This post is part of a mini-series that explains how Microsoft Customers, Azure AD Tenants, Azure Subscriptions and Cloud Solution Providers all work together.
It is aimed at anyone who wishes to purchase Azure resources from a Cloud Solution Provider (CSP) such as NewOrbit, as well as Microsoft Partners who wish to understand the relationship between CSPs and Customers better.
This is an immensely confusing topic that often stumps people who have spent years working with Azure - even as Partners.
I focus on explaining the concepts rather than being 100% technically correct. This means some of the detail is glossed over or simplified.
This series focuses on Partners providing Azure to Customers, but the Microsoft 365 side is inherently linked to this so there will be some straying into that area as well.
When a Cloud Solution Provider needs to access a Customer’s Azure resources, the default method should be Lighthouse. However, there are some things Lighthouse cannot be used for, because it does not give access to the the Customer’s Azure AD Tenant.
Foreign Principal access can be used for certain things, but due to the lack of security granularity, it should not be used by default (and there are things it can’t do anyway).
For everything that remains, there are “Guest” Users and “Member” Users, which we will discuss in this post.
A “Member” user is your everyday, normal user in your Tenant. All your employees probably have a Member account and they use that to access their email, Sharepoint, Teams and so on.
It is possible for a Customer to create a “Member” user in their Tenant for the Partner to use. This may seem easy and logical: After all, the Partner needs access to do things in your Tenant, so why not create them as a user? This is not recommended. There are several drawbacks to this approach:
- The Partner user will have to manage a separate set of credentials and security controls.
- If the Partner user leave’s the Partner’s organization, they will still have access to your Azure Subscription unless you remember to remove them.
- Certain things in M365 defaults to giving all “Member” users access to your data, including SharePoint and Teams. This means that the Partner user may have access to your SharePoint and Teams data.
To date, we have only come across one scenario where a Partner would need a Member user in the Customer’s Tenant, but there are potentially others.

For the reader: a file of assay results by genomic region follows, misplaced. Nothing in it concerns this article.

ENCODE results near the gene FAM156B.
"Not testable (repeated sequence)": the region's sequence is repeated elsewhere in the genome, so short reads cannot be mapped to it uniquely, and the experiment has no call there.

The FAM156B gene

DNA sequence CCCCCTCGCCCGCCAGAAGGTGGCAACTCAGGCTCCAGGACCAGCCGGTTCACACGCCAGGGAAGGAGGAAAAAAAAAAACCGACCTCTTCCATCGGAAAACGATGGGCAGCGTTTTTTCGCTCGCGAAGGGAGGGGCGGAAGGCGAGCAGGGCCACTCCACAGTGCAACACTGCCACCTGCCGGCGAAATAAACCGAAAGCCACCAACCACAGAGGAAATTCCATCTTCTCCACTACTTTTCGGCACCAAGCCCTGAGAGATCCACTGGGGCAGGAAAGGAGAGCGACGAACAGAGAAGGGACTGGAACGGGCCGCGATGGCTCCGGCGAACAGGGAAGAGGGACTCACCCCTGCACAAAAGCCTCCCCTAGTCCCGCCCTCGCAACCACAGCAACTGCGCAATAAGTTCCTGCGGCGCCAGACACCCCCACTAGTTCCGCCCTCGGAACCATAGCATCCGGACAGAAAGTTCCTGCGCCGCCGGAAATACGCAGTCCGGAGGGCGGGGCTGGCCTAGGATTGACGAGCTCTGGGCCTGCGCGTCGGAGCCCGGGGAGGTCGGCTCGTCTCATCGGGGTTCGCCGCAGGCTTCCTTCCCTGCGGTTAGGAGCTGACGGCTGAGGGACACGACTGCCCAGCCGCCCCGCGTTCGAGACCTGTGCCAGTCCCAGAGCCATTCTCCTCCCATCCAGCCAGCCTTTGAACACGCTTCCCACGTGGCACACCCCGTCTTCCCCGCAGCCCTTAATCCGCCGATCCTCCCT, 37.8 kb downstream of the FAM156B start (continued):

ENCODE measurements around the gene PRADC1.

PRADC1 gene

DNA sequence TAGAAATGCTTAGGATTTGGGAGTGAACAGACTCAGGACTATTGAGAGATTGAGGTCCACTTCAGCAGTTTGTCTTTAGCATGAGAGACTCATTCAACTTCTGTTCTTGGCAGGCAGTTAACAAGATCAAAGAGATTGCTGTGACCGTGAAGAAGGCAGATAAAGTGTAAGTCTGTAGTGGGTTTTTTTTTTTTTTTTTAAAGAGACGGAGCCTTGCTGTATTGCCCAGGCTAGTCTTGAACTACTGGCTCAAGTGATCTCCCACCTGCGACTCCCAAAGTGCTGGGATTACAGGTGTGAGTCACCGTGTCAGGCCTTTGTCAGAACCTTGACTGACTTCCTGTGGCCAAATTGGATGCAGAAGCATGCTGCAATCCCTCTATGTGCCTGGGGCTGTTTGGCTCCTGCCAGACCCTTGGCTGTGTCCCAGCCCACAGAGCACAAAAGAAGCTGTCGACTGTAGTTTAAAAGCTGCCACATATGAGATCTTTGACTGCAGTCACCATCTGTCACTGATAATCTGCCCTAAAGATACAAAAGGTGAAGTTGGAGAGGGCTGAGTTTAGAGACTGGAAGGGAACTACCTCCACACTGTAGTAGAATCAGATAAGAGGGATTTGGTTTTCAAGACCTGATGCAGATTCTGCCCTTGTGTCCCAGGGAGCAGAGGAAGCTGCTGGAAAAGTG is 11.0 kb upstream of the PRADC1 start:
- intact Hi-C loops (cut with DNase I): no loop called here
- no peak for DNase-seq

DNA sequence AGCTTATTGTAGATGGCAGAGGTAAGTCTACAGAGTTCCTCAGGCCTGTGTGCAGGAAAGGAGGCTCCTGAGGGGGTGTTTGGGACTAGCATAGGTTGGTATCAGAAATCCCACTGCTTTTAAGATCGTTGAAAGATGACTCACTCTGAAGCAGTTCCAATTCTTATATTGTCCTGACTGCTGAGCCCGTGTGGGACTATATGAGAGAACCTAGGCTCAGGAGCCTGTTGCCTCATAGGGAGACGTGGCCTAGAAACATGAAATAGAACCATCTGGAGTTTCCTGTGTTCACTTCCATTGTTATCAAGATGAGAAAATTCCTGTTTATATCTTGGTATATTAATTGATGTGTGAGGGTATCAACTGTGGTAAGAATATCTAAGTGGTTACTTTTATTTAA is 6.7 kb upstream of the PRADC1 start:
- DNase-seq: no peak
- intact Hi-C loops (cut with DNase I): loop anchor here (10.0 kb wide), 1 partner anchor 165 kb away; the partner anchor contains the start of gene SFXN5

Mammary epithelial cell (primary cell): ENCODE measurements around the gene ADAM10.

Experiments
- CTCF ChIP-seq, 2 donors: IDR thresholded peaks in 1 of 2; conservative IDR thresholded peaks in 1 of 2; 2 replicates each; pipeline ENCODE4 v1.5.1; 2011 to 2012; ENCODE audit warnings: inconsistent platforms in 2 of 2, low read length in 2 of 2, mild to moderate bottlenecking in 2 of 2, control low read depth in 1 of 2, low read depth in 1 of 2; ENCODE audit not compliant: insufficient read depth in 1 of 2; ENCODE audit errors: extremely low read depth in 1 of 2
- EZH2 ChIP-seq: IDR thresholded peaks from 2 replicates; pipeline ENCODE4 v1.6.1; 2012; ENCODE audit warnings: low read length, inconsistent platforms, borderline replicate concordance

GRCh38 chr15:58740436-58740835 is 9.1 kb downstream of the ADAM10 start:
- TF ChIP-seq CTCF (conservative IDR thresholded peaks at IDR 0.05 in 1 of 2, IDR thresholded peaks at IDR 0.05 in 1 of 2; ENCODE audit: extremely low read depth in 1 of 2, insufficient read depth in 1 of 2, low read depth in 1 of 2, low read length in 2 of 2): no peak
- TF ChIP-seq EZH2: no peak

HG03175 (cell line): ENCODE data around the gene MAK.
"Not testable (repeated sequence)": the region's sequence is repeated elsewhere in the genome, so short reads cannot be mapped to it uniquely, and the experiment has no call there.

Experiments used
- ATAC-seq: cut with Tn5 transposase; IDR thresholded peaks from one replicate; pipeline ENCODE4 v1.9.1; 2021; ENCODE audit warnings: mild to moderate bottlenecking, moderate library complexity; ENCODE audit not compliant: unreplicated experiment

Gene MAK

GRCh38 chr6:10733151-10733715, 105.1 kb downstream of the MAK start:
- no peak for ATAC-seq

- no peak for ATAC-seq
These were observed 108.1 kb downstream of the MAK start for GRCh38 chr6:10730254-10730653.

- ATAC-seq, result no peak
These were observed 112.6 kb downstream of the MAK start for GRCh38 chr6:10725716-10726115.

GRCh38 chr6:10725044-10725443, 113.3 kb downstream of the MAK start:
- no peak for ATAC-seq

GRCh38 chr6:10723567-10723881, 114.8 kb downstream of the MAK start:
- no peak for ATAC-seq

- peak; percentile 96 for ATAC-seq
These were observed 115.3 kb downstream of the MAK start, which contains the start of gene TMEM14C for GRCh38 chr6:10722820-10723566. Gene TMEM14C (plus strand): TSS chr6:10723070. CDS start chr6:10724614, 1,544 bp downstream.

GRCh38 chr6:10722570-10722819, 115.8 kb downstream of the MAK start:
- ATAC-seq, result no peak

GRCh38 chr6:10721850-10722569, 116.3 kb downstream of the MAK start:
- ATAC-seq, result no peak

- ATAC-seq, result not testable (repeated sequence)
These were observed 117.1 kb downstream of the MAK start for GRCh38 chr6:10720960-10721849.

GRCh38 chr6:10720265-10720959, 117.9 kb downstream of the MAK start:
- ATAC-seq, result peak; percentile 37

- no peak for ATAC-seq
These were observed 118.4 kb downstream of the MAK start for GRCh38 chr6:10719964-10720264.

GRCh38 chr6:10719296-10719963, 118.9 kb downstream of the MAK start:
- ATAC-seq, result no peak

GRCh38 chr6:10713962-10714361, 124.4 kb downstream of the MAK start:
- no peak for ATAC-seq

Our known scenarios is when the Customer wants the Partner to create an Azure DevOps organization. This can only be done by a Member user. At NewOrbit, instead of creating a temporary “Member” user, we prefer just to do a screen share with the Customer and create the Azure DevOps organization together.
While Lighthouse is useful for occasional access and support, there are several things it cannot do. If a Partner carries out significant configuration work on a Customer’s Azure or develops and deploys systems for the Customer, it is often a good idea to create one or more Guest Users for the Partner.
A “Guest” User is a bit different to a “Member” User. The Guest User is also created in the Customer’s Tenant but it is almost a “shadow” account, if you like. It exists, it has an object ID in the Customer’s Tenant and it can be referenced in much the same way as any other user in the Customer’s Tenant. However, it is linked to a Member user in the Partner’s Tenant. When the the Guest User logs in to the Customer’s Tenant, they are actually logging in to the Partner’s Tenant. It is, effectively, Single Sign On.
There are several benefits to Guest Users:
- The Partner user logs in with their existing credentials.
- If the Partner user leaves the Partner’s organization, they lose access to the Customer’s Azure Subscription immediately.
- A Guest User can be given access to manage Azure Devops organizations after they have been created. Just go to Organization Settings -> Policies and switch on “External guest access” first.
- A Guest User can be given the “Application Developer” role in the Tenant, allowing them to create and manage Service Principals.
- A Guest User will usually have the “Directory Reader” role by default (or can be given it). This allows them to manage permissions on Azure resources they manage for you.
- In the Azure Portal and in the CLI, it is easy for a Guest User to switch between their own Tenant and the Customer’s Tenant.
- A Guest User can safely create resources in the Customer’s Tenant without having to worry about weird edge cases where the resource ends up being owned by the Partner’s Tenant.
The main downside to Guest Users is that the Customer has to create and manage them (GDAP can partly mitigate that, temporarily). This makes it a lot less flexible than Lighthouse, which the Partner can manage more autonomously (as long as it is set up correctly).
Note that a Guest User may appear to be superficially similar to a Foreign Principal or Lighthouse. It is not.
Foreign Principal and Lighthouse access directly gives the Partner user’s “Member” User in the Partner’s Tenant access to the Customer’s Azure resources. With a Guest User, a Guest User object exists in the Customer’s Tenant and it is this Guest User object that is given access, not the Partner’s Member User.
While we continue to recommend Lighthouse for day-to-day access, Guest Users are a useful tool for more permanent access to a Customer’s Azure resources. They are particularly useful for deploying resources, managing Azure DevOps organizations and creating Service Principals.
You should (almost) never create a Member user for anyone outside your organization - including your Azure Cloud Solution Provider.
If you would like to talk this through with us, please get in touch.